__How could I not have fun when it came time to name my Vineyard?! After all, there are all those “stix” in the ground and there is that natural connection to all my other “fiddle” names … fiddlehead, fiddlechix, fiddlefriend, frequent fiddle club…..!
I created Fiddlehead (the Winery) to focus on Pinot Noir and the place it is grown is essential to the personality of the brand. Fiddlehead is all about sense of place.
In the early years, 1989-1993, I was lucky to be allocated a perfect little block at Sierra Madre Vineyard in Santa Maria…I was even luckier to have my wine selected for the White House Cellar (and yes, they even paid for it!). After Sierra Madre sold, there was little Pinot Noir to be had from Santa Barbara County, and even less that was the top quality that I demanded for Fiddlehead. I knew the only way I could progress my commitment to Pinot Noir was to invest in the development of bare ground.
I tasted my way through a myriad of Pinot Noir districts and was impressed by just how delicious some of those old Sanford and Benedict wines tasted and was challenged to invest in a little known, cool-climate district. Many more years into my palate development, I learned that it was the clay soils that I found to be most interesting in their imparting a sprier, broader, more layered component to these finicky, delicate, enticing wines. Hence, my search for land turned to what was then known as “the western, cool climate district of the Santa Ynez Valley”, and more specifically the Santa Rosa Road corridor, where clay soils make their home.
After what seemed like an eternal search, I spotted a flower farm, not on the market, directly across the street from the historic Sanford and Benedict Vineyard. In 1996, I wrapped up “secret” negotiations to purchase the old Bodger property and found myself with 96 potential, glorious acres just waiting for Pinot Noir!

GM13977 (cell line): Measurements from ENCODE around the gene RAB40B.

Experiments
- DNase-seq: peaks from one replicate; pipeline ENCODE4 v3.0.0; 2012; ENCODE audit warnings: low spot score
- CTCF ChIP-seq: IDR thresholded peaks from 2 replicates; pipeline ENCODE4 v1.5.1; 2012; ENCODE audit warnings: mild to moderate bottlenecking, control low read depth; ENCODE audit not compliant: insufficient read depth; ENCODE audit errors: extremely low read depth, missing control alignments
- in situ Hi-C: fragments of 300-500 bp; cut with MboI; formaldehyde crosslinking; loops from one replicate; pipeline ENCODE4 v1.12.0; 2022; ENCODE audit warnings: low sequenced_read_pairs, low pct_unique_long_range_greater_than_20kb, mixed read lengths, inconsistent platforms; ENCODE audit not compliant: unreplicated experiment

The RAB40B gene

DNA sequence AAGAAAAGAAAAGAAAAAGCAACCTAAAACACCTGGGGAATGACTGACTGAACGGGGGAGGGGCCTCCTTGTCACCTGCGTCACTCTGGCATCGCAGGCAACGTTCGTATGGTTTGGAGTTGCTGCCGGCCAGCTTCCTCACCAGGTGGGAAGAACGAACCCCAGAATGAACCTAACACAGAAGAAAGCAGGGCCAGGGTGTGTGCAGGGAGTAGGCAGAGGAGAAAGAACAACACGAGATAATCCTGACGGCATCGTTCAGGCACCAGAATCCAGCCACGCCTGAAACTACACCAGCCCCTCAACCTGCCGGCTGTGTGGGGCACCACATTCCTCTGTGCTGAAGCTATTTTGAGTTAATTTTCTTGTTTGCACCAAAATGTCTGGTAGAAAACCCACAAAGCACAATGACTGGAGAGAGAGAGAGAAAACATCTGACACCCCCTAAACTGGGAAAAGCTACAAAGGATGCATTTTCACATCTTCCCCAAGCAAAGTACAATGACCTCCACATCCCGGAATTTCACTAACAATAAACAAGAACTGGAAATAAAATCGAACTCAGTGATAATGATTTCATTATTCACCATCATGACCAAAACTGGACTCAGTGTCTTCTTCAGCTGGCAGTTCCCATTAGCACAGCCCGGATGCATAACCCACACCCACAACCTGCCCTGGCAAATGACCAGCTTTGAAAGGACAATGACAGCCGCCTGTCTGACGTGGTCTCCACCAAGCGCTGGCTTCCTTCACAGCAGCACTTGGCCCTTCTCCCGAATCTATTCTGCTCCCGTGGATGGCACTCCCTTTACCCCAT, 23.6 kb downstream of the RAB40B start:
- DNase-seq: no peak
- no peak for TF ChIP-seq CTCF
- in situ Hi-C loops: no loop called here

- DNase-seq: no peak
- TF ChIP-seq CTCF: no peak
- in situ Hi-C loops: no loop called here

I took almost 2 years to explore clones and rootstocks, the soils and the water, row direction and trellis system options and farming choices. I selected 6 clones (Pommard 4 and 5, Dijon 113, 115, 667, 777), 3 rootstocks (mostly 101-14 and 3309 and a little 110R) and designed a plat of 35 unique blocks.
The first blocks were planted in 1998 with dormant grafted vines and the first tiny crop of Lollapalooza was produced in 2000! In 2001, a group of us local winemakers successfully earned the Sta. Rita Hills AVA designation. Now world renowned and recognized for its ideal, cool climate for Pinot Noir, this uniquely east-west oriented valley was perfect for Pinot Noir.
96 acres is clearly more than my petite brand wanted to produce, but Fiddlestix provides exactly the quality that Fiddlehead needs and wants. So it was very easy to spread the love to other small, hands-on producers that take it upon themselves to sing the praises of the place. Now there are 14 winemakers that I sell grapes to who share the love of the fruit and join together every harvest to pick the new crop.
Fast forward to today - Fiddlestix Vineyard has grown up and supports incredible Pinot Noir vines that produce wines with charming character year after year. At Fiddlehead, what started out as a tiny crop of Lollapalooza has now evolved into three spectacular Fiddlestix offerings – Seven Twenty Eight, Lollapalooza, and Doyle. From my Vineyard to your glass…Cheers!